- The Concept of Contraction in Giordano Bruno's Philosophy
Leo Catana's study on the noetic and ontological concept of contractio in the writings of Giordano Bruno is a highly erudite, specialized work of scholarship that is well conceived and constructed. He traces the sources for Bruno's understanding of how the mind ascends to knowledge of the Divine, and offers an in-depth analysis of Bruno's theory of the "heroic" mind, revealing its uniqueness, its links to the mnemonic and the mystical, and its central place to Bruno's philosophy as a whole.
Catana begins his book with a glossed list of the fifteen kinds of contraction in Bruno's mnemonic treatise, Sigillus sigillorum. By "contraction," Bruno is referring to the ways that certain religious and philosophical doctrines have claimed the mind can move from the individual to the One, from multiplicity to Unity. Psychological experiences such as faith, fear, desire, happiness, and sadness can be quite useful to the process of noetic ascent when guided by self-awareness and prudence; but, as Catana notes, Bruno seems to poke fun at certain physical, ascetic practices (such as merely sitting in solitude, restricting the use of sense organs, and fasting) and affective states (like a poet-lover's melancholy) that forcefully induce a kind of limited mental contraction. Ultimately, Bruno aims to show that the mind can be autonomous of the body and approach true knowledge on its own, through memory and through the focus of a Plotinian "twofold imagination." When the mind achieves contraction in this manner, it is superior and "heroic."
In considering which thinkers might have inspired Bruno to develop his ideas about the ideal mode of contraction, Catana argues that Bruno drew not merely from Cusa, as many scholars have believed, but rather that both Cusa's and Bruno's notions can be traced to the Liber de causis, and especially to Giles of Rome's commentary on this text. Furthermore, Ficino's commentary on Plotinus's Enneads might not have been as useful to Bruno as previously thought, if, in fact, Bruno gathered certain of his metaphysical notions (such as hypostasis) directly from the Liber. Catana, especially in his chapter "The Scholastic Tradition of Contraction," is bringing to the fore the presence of Aristotelian philosophy in Bruno's thought. He does this not in order to challenge the long-established reading of Bruno as anti-Aristotelian, but rather to show the Neoplatonic elements [End Page 833] with which the Liber de causis and various scholastic commentaries were infused, and which, he believes, Bruno would have found appealing, especially for building his mnemonic theories and linking them to the mind's ascent toward the Divine.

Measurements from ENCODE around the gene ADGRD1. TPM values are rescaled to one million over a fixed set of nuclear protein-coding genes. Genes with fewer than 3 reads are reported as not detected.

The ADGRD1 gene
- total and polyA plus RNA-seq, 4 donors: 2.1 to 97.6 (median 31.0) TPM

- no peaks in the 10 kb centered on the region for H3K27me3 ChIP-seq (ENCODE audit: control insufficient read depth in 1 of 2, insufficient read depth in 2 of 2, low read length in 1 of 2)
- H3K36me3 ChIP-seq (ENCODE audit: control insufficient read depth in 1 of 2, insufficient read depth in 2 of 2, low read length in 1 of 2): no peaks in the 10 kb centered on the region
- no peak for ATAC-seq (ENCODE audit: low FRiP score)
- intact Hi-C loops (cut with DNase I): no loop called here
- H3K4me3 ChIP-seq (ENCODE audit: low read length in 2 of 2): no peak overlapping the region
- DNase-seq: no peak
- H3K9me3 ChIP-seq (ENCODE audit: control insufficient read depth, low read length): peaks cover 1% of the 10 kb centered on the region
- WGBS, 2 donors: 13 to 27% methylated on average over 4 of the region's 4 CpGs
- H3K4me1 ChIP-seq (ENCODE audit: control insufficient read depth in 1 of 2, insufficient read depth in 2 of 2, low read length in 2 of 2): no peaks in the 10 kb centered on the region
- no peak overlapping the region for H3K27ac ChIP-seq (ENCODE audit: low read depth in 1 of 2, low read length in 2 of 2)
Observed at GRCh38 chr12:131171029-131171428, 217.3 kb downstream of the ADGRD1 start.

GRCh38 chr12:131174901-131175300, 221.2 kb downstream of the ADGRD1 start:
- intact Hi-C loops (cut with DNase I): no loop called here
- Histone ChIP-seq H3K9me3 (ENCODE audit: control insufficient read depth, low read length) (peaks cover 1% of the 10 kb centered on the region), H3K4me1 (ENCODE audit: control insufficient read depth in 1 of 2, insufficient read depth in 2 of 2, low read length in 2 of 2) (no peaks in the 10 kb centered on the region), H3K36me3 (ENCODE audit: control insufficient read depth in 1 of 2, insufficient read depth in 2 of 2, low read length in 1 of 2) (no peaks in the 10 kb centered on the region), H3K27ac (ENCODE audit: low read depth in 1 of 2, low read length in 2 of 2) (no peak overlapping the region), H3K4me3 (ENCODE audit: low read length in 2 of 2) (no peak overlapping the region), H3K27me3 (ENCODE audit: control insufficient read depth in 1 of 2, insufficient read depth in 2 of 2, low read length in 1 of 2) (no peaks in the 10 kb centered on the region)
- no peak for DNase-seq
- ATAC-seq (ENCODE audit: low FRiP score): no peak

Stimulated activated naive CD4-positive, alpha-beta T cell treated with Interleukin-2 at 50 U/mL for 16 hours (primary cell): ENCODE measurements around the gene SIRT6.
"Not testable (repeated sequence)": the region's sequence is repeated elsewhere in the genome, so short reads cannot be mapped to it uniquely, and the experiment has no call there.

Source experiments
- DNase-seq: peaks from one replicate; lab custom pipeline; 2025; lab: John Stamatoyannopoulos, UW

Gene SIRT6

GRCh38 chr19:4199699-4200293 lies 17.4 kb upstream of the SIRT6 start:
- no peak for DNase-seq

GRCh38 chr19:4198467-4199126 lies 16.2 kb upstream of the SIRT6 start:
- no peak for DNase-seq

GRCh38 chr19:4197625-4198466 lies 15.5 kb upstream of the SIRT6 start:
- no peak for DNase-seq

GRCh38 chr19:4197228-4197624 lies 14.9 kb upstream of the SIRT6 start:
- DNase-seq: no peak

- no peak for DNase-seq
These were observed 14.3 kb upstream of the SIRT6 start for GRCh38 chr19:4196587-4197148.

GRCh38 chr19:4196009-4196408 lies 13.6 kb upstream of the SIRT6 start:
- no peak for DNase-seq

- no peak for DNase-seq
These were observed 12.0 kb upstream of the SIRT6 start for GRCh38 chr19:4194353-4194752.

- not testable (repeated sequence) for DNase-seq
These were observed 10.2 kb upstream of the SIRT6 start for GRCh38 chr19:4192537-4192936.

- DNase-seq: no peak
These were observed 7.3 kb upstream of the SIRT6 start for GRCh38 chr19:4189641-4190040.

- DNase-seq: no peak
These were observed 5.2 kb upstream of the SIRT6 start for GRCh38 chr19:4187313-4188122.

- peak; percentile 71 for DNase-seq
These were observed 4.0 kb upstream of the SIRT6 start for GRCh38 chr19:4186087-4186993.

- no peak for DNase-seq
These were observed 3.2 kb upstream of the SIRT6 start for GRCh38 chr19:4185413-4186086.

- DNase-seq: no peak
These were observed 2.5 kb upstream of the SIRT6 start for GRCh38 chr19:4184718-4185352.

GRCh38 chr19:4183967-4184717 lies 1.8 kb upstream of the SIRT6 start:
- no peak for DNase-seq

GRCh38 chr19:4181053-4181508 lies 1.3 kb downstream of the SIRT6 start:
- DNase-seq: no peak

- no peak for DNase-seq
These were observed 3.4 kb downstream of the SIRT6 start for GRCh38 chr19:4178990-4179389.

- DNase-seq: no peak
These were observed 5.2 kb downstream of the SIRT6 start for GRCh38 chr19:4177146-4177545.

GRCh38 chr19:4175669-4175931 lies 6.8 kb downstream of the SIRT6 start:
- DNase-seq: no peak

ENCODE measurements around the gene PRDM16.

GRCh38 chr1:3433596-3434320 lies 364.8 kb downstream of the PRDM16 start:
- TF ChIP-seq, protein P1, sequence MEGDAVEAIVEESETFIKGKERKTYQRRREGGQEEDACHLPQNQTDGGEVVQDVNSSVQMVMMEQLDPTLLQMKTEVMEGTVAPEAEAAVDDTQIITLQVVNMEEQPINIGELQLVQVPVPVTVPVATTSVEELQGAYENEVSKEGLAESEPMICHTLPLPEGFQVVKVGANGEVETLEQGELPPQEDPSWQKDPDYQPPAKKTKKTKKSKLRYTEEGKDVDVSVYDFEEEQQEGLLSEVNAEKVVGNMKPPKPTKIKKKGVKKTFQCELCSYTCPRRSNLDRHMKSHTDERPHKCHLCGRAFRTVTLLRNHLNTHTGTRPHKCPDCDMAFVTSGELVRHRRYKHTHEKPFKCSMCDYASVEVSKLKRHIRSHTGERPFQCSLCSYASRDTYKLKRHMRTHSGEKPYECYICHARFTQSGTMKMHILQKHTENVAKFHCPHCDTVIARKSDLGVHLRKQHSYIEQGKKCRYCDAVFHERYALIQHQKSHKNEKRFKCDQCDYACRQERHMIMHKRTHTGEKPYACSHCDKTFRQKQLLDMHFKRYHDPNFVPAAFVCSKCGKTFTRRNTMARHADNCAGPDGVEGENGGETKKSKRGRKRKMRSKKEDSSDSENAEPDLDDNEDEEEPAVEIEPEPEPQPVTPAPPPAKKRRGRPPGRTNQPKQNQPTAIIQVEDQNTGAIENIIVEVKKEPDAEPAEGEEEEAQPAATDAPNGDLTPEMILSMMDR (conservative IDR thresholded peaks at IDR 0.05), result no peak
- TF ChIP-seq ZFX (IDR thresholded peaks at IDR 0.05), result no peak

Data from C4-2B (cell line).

Of particular interest in Catana's study is how, through looking at Bruno's theories of individuation, reception, the World Soul, form, matter, substance, and coincidentia oppositorum, he points to the problematic nature of the relationship Bruno constructs between God and the universe. Catana does not attempt to explain or justify Bruno's conflations and inconsistencies on this topic, but rather uses them to help outline Bruno's ontology of contraction. As such, we come to see Bruno's "pantheistic philosophy" (47), in which a hylozoic matter — both as passive and active potentiality — in its dialectic with form is the principle in which opposites coincide, contraction happens, and the soul's assimilation into the Divine is ideally enacted through intellective, not affective, experience.
While Catana does not enter into the debate as to whether Bruno should be considered a "mystic," he does allow for what is mystical in Bruno's thought to be noted. In his conclusion he grants that Bruno (via the voice of Asclepius in the Spaccio) held that the Divine "cannot be experienced directly by human beings. It is accessible to him only inasmuch as it is contracted in living nature" (158). Catana does an excellent job making sense of the complexity inherent in many aspects of Bruno's metaphysics: for this readers of Bruno...